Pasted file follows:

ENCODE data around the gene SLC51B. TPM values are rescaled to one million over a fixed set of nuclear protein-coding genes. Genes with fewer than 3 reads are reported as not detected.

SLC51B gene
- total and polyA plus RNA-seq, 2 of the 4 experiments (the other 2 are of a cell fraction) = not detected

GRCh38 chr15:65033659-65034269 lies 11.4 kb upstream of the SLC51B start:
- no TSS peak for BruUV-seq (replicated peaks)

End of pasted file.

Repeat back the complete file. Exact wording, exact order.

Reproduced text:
ENCODE data around the gene SLC51B. TPM values are rescaled to one million over a fixed set of nuclear protein-coding genes. Genes with fewer than 3 reads are reported as not detected.

SLC51B gene
- total and polyA plus RNA-seq, 2 of the 4 experiments (the other 2 are of a cell fraction) = not detected

GRCh38 chr15:65033659-65034269 lies 11.4 kb upstream of the SLC51B start:
- no TSS peak for BruUV-seq (replicated peaks)